Back to Africa Check

Did lawyer Miguna call for the reshuffling of Kenyan president Ruto’s cabinet? No, ignore doctored tweet

IN SHORT: Controversial Kenyan lawyer Miguna Miguna has denied lashing out at the president through the cabinet secretary on Twitter. The altered screenshot of a tweet in his name should be ignored.

“It’s so embarrassing that Moses Kuria, a CS of trade can utter such toxic words on a public platform and yet he expects Kenyans to take him serious … Mr Ruto you should consider reshuffling your cabinet,” reads a screenshot of what appears to be a tweet written by Dr Miguna Miguna, circulating on Facebook. 

Miguna is a well-known controversial political commentator and lawyer. Moses Kuria is a politician and Kenya’s cabinet secretary for investments, trade and industry.

In June 2023, Kuria publicly criticised and threatened media house Nation Media Group shortly after it published an exposé about unlawful tax exemptions on oil imports that could have cost Kenyans KSh10 billion (about US$71.2 million). 

The post has been shared here, here, here, here, here, here, here, here, here, here, here, here, here, here, here, here, here, here, here, here, here, here, here, here, here, here and here.

But did Miguna really say this about the controversial trade minister? We checked.


‘Fake! These are not my tweets’

“FAKE! FAKE! These are not my Tweets! Please avoid making fake Tweets in my name. I am capable of Tweeting for myself!!!” reads a post on Dr Miguna’s Twitter profile.

The post includes the purported screenshot.

Africa Check also identified a couple of red flags revealing that the tweet in the screenshot was doctored. It does not show the number of times the tweet has been viewed, which has been a Twitter feature since January 2023. 

The screenshot also says “quote tweets” instead of “quotes” which is the usual tweet wording.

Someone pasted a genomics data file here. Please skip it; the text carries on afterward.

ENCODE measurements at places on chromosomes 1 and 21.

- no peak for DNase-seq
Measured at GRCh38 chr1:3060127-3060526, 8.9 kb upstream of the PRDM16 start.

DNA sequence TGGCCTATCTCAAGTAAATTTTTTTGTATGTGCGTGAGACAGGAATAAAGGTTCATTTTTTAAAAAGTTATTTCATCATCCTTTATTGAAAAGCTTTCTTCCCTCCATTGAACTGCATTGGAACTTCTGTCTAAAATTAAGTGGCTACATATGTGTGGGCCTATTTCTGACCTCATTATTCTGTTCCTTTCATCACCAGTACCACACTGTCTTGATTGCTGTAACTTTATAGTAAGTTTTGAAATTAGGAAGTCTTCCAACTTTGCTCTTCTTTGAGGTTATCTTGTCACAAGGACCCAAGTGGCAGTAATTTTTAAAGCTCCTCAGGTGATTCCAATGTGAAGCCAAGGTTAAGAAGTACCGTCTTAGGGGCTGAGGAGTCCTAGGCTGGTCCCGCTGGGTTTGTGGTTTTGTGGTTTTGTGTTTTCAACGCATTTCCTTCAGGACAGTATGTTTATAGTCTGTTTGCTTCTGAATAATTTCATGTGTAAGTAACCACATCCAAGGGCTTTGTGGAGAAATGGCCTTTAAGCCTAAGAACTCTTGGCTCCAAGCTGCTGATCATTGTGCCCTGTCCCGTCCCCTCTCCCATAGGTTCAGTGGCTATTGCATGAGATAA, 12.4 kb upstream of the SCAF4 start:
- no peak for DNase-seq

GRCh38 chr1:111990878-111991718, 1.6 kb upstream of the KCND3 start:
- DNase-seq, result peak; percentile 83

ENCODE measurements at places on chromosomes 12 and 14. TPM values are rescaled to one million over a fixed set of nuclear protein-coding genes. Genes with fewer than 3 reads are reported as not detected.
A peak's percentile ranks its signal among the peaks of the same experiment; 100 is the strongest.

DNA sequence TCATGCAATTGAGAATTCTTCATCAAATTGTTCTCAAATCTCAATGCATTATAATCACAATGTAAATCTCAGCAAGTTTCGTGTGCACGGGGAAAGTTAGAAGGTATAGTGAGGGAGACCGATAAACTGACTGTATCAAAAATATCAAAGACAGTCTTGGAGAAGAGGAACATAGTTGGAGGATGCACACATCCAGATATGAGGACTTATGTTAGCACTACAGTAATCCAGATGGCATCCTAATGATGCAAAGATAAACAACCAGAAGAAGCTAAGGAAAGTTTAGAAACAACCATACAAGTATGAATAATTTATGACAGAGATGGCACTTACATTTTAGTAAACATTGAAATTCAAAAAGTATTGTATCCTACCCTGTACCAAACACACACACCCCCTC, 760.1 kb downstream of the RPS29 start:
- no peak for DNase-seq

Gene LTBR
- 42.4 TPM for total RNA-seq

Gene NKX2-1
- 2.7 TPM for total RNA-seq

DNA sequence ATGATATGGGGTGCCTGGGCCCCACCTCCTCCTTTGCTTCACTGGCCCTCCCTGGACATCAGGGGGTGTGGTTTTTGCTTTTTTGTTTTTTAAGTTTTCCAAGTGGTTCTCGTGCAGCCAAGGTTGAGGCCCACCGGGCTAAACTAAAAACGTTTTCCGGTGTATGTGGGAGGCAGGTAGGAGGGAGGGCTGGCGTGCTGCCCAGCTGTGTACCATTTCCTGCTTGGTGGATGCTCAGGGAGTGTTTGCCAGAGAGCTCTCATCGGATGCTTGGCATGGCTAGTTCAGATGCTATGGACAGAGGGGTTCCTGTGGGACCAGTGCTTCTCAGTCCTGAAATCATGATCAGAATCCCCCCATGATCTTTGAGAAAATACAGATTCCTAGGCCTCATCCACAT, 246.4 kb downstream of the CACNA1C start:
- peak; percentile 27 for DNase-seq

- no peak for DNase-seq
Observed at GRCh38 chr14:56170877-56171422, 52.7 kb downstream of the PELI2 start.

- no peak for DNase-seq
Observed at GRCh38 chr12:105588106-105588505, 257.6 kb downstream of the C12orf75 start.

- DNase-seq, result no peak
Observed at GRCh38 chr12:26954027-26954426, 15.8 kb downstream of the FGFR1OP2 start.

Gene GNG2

We compared the doctored tweet with an authentic post from Miguna’s Twitter profile. This made it clear the screenshot circulating on social media is fake and should be ignored.

Republish our content for free

We believe that everyone needs the facts.

You can republish the text of this article free of charge, both online and in print. However, we ask that you pay attention to these simple guidelines. In a nutshell:

1. Do not include images, as in most cases we do not own the copyright.

2. Please do not edit the article.

3. Make sure you credit "Africa Check" in the byline and don't forget to mention that the article was originally published on

For publishers: what to do if your post is rated false

A fact-checker has rated your Facebook or Instagram post as “false”, “altered”, “partly false” or “missing context”. This could have serious consequences. What do you do?

Click on our guide for the steps you should follow.

Publishers guide

Africa Check teams up with Facebook

Africa Check is a partner in Meta's third-party fact-checking programme to help stop the spread of false information on social media.

The content we rate as “false” will be downgraded on Facebook and Instagram. This means fewer people will see it.

You can also help identify false information on Facebook. This guide explains how.

Add new comment

Restricted HTML

  • Allowed HTML tags: <a href hreflang> <em> <strong> <cite> <blockquote cite> <code> <ul type> <ol start type> <li> <dl> <dt> <dd> <h2 id> <h3 id> <h4 id> <h5 id> <h6 id>
  • Lines and paragraphs break automatically.
  • Web page addresses and email addresses turn into links automatically.
limit: 600 characters

Want to keep reading our fact-checks?

We will never charge you for verified, reliable information. Help us keep it that way by supporting our work.

Become a newsletter subscriber

Support independent fact-checking in Africa.